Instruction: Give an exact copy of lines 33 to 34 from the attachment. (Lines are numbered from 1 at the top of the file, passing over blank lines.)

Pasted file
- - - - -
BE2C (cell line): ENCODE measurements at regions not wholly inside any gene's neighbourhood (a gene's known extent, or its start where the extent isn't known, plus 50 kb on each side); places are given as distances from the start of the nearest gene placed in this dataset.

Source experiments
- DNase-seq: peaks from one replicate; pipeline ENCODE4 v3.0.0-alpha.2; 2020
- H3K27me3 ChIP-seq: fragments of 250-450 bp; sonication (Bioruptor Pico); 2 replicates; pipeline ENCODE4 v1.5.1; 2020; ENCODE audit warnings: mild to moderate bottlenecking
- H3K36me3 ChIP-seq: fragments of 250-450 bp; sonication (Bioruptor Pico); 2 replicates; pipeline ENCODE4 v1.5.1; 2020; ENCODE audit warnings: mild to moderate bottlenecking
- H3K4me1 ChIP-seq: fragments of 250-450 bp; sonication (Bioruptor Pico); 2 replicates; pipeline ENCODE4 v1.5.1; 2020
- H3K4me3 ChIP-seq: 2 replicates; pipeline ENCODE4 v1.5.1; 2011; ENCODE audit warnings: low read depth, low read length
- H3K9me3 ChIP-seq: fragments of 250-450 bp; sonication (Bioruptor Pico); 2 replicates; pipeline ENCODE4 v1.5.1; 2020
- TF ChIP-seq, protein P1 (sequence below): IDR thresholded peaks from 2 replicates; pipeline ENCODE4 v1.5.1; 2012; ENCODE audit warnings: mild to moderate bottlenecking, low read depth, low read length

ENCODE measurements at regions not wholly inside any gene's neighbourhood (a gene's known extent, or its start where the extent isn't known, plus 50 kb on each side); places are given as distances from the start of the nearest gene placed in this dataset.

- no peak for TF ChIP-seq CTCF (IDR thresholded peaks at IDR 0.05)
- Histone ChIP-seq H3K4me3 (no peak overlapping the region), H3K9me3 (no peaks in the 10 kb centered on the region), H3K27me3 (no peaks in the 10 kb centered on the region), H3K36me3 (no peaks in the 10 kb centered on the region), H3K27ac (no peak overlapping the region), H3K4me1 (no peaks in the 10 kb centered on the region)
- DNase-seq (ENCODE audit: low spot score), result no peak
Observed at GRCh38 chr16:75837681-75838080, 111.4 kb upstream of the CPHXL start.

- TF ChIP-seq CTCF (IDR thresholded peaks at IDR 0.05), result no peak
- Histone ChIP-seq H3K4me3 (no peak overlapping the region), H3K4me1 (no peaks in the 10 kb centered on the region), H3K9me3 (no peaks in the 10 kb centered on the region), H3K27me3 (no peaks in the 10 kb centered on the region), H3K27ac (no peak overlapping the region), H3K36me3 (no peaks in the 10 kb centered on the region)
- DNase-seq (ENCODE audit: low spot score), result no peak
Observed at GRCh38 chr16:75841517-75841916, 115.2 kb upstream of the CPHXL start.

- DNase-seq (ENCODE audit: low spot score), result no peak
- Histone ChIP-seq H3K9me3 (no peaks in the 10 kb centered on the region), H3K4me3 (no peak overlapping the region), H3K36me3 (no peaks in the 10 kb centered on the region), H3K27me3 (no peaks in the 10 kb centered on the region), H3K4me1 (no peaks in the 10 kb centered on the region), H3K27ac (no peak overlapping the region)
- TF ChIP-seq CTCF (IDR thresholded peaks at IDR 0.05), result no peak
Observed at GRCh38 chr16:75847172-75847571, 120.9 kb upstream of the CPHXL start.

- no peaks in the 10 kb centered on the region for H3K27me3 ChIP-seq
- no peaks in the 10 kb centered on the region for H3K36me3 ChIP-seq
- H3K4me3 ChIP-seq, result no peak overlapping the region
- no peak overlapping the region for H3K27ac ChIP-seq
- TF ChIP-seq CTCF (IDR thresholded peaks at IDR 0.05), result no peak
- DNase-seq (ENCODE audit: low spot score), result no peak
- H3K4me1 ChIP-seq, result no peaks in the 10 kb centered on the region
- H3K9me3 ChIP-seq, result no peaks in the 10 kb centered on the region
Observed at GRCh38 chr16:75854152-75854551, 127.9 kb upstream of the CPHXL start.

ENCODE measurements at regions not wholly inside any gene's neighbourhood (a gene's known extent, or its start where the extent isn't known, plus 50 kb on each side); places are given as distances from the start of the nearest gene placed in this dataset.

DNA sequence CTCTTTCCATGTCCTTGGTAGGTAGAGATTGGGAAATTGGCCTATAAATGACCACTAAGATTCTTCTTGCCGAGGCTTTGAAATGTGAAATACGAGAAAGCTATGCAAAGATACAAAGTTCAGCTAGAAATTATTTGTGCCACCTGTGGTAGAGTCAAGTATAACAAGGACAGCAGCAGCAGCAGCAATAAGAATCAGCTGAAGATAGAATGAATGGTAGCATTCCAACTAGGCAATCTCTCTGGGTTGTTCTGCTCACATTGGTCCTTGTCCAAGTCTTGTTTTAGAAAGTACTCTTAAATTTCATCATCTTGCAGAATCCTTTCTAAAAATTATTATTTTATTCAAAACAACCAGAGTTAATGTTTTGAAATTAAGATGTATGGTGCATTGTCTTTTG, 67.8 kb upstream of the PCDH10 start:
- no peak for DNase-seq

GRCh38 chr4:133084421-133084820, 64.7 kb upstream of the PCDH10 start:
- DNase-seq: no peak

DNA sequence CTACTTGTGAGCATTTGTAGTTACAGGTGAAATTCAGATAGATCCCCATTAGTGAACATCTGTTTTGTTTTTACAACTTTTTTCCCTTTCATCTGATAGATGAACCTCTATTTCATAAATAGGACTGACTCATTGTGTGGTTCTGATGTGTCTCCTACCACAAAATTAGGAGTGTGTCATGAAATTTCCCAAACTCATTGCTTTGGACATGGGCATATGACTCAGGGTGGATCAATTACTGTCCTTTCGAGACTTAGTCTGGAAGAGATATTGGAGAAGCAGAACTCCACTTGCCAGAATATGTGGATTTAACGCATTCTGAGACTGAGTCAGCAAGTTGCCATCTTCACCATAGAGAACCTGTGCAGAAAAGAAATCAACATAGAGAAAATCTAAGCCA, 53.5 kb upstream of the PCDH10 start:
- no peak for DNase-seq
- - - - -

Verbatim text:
DNA sequence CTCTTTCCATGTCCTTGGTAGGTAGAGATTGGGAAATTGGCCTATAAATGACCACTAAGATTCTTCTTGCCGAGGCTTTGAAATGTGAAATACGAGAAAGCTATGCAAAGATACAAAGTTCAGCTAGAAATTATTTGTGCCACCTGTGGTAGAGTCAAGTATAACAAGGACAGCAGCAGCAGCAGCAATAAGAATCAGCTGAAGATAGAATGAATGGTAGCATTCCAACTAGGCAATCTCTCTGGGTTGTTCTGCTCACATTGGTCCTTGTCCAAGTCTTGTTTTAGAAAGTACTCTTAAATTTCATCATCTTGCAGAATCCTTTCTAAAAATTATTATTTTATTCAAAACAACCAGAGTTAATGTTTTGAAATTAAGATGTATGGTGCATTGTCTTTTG, 67.8 kb upstream of the PCDH10 start:
- no peak for DNase-seq